Doctor of Philosophy (Ph.D.)
Degree Granting Department
Higher Ed/Community College Ed
Thomas E. Miller, Ed.D.
Donald A. Dellow, Ed.D.
W. Robert Sullins, Ed.D.
Alan Balfour, Ph.D.
Merit-based Aid, Persistence, Predictive Modeling, St. John's College Choice-Persistence Nexus, Student Success, Tinto's College Student Departure Model
College completion agendas necessarily presume year-to-year student persistence. Institutional efforts to retain admitted students has emerged for a variety of reasons, some intrinsic and others extrinsic. Some of these reasons include (1) financial exigency as institutions strive to retain tuition-paying students or meet prescribed enrollment and retention criteria currently used in performance funding strategies; (2) reputation enhancement as institutions attempt to ascend annual publications such as the U.S. News & World Report which rely on retention rates as one of several indicators used to measure institutional quality; (3) gaining a perceived advantage in admissions, marketing, and fundraising as persistence rates have, for better or worse, become a de facto measure of quality undergraduate programs; and (4) mission fulfillment as institutions, especially public institutions, are tasked with contributing towards broadly cast social goals such as access to education, economic competitiveness, and community development.
Knowledge about forces that impact student attrition is critical to the development of preventative strategies that seek to improve student persistence rates. One such environmental force that has an impact on student persistence is financial aid and a student’s ability to pay for their college education. While research examining the impact of financial aid on student persistence has accumulated over the years, little is known about how the loss of certain types of aid, specifically, state-based merit aid, affects students once they enroll in an institution. The majority of studies about financial aid’s impact on student persistence were conducted prior to the establishment of many state-wide merit scholarship programs.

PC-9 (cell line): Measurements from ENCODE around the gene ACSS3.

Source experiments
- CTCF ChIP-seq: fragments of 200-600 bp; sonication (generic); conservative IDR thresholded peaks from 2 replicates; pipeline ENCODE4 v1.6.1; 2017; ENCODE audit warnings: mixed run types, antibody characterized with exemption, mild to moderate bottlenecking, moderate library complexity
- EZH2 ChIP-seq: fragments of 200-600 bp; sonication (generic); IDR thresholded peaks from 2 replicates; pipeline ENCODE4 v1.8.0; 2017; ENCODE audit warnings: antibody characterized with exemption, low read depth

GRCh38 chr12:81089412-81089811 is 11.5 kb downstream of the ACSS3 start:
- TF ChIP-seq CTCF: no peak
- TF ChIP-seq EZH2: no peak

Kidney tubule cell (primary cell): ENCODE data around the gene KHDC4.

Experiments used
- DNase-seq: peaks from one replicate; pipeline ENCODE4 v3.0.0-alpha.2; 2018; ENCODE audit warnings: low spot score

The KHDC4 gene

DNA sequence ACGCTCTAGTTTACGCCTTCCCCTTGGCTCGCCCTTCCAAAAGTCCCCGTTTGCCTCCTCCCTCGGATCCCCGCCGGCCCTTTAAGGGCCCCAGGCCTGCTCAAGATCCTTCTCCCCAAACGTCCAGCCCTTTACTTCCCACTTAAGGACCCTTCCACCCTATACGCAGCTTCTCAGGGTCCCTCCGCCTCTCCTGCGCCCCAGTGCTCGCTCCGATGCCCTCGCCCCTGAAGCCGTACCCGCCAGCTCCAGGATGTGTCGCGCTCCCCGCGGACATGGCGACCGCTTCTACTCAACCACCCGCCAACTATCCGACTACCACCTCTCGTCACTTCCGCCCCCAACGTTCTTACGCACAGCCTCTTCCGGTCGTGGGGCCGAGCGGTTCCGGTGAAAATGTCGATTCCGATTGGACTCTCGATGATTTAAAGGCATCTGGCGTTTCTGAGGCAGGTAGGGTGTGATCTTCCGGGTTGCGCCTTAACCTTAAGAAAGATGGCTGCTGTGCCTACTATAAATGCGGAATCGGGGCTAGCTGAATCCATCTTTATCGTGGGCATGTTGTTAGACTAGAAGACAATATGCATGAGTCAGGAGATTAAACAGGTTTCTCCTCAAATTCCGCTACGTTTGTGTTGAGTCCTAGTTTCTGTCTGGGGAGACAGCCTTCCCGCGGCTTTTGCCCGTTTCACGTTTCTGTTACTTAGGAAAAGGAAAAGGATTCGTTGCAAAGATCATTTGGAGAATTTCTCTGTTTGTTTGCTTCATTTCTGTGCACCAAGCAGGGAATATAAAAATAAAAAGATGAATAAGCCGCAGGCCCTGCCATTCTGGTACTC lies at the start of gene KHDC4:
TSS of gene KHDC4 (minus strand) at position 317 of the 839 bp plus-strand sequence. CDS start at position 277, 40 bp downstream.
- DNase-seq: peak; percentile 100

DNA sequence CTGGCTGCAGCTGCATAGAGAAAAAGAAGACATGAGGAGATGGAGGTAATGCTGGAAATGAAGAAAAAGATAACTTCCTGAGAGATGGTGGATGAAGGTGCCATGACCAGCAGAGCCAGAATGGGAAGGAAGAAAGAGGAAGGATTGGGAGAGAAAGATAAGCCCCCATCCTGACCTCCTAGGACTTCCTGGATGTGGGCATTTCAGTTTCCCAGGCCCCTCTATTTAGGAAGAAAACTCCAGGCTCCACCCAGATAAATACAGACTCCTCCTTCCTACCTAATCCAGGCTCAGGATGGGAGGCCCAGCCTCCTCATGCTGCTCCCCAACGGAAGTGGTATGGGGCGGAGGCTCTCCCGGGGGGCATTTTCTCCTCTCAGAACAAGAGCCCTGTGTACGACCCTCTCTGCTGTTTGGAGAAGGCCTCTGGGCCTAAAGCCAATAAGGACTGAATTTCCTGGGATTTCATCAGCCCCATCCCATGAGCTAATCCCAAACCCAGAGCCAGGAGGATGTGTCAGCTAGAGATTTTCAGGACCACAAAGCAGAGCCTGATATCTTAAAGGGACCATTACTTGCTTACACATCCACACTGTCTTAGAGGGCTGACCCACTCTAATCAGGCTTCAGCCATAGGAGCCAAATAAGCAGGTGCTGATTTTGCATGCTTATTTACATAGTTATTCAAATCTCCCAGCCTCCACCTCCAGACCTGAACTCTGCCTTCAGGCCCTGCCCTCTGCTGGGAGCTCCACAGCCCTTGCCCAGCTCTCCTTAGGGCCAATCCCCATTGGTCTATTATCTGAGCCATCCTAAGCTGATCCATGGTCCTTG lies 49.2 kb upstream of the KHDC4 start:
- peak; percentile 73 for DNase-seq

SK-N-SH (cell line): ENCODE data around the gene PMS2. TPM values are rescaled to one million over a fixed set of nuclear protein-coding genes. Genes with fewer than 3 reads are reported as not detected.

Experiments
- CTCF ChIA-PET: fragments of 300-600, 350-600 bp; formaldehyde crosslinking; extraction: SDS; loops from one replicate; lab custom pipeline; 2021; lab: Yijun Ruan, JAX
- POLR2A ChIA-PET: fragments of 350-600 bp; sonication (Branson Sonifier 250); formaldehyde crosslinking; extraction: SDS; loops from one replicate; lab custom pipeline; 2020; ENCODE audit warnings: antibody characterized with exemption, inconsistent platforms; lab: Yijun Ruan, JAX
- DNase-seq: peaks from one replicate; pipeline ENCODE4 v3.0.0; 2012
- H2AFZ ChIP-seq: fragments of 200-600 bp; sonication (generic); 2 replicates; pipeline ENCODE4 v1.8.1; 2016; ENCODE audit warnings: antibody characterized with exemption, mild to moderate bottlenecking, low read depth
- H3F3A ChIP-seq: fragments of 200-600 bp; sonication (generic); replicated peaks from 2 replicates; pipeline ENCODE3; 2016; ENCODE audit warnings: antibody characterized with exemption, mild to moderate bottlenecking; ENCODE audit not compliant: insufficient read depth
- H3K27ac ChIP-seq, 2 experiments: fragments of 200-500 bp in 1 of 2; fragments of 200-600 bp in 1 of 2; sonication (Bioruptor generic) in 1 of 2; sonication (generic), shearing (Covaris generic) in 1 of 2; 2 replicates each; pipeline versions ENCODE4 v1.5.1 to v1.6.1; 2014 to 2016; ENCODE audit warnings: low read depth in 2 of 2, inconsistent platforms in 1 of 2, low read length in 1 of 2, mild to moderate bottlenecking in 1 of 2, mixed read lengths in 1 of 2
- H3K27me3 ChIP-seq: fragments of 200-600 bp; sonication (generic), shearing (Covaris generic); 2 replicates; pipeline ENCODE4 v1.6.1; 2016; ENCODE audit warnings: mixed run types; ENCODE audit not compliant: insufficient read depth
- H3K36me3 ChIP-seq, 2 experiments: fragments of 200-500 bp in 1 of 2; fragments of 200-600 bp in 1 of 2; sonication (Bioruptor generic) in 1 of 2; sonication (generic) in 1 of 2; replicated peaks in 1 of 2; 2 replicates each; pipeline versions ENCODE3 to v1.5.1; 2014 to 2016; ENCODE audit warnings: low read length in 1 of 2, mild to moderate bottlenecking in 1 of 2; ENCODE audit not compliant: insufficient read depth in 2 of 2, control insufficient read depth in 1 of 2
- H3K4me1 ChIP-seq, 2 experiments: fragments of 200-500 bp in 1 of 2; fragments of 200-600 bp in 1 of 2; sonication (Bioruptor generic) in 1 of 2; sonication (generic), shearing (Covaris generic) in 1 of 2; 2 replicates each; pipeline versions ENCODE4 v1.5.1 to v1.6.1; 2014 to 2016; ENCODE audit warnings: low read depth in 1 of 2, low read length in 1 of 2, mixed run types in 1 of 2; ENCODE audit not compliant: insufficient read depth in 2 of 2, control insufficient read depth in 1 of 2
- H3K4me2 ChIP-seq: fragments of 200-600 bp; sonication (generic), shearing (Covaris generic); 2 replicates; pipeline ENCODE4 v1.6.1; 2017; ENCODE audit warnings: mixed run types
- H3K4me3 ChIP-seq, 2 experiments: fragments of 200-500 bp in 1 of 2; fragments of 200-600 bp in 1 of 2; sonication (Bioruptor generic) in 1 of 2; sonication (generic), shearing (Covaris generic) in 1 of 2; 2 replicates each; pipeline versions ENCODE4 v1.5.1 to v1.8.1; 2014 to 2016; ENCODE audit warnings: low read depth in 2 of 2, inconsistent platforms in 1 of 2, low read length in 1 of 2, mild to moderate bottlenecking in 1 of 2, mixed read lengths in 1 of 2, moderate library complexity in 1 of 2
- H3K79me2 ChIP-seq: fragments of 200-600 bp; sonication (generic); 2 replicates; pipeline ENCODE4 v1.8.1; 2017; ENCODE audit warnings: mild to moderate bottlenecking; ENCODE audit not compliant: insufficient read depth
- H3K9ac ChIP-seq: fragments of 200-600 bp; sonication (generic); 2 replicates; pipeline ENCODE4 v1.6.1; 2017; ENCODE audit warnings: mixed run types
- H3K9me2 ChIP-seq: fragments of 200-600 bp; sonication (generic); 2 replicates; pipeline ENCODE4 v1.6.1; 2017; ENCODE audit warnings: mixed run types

Tinto’s (1975, 1986, 1993) interactional theory of student departure serves as the theoretical framework employed in this study. Tinto (1975) states that entering college students bring with them specific background characteristics and initial commitments that influence the student’s social and academic integration at the institution that, in turn, impact subsequent institutional and goal commitments and, ultimately, persistence. This study intends to examine pre- and post-matriculation data gathered through the admissions and financial aid processes to develop predictive models useful in calculating the probabilities associated with Bright Futures scholarship retention, institutional persistence after losing a Bright Futures scholarship award at the conclusion of a student’s first year of enrollment, and a student’s eligibility to recapture a Bright Futures scholarship award in their third year of enrollment.
Data was collected passively from institutional databases on 2,418 students meeting the study criteria for inclusion in the model building process. Findings indicate that the models developed throughout the course of this study hold potential for informing institutional retention initiatives among Bright Futures scholarship award recipients.
Scholar Commons Citation
Liddell, Robert Laws, "Florida's Bright Futures Scholarship Program: The Effects of Losing Merit-Based Financial Aid on Persistence" (2015). Graduate Theses and Dissertations.